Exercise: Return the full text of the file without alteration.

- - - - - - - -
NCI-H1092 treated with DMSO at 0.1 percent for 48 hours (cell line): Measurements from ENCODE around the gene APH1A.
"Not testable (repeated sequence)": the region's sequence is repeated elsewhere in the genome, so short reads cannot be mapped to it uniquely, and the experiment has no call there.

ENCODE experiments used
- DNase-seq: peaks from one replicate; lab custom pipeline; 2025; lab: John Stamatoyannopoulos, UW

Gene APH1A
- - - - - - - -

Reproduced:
NCI-H1092 treated with DMSO at 0.1 percent for 48 hours (cell line): Measurements from ENCODE around the gene APH1A.
"Not testable (repeated sequence)": the region's sequence is repeated elsewhere in the genome, so short reads cannot be mapped to it uniquely, and the experiment has no call there.

ENCODE experiments used
- DNase-seq: peaks from one replicate; lab custom pipeline; 2025; lab: John Stamatoyannopoulos, UW

Gene APH1A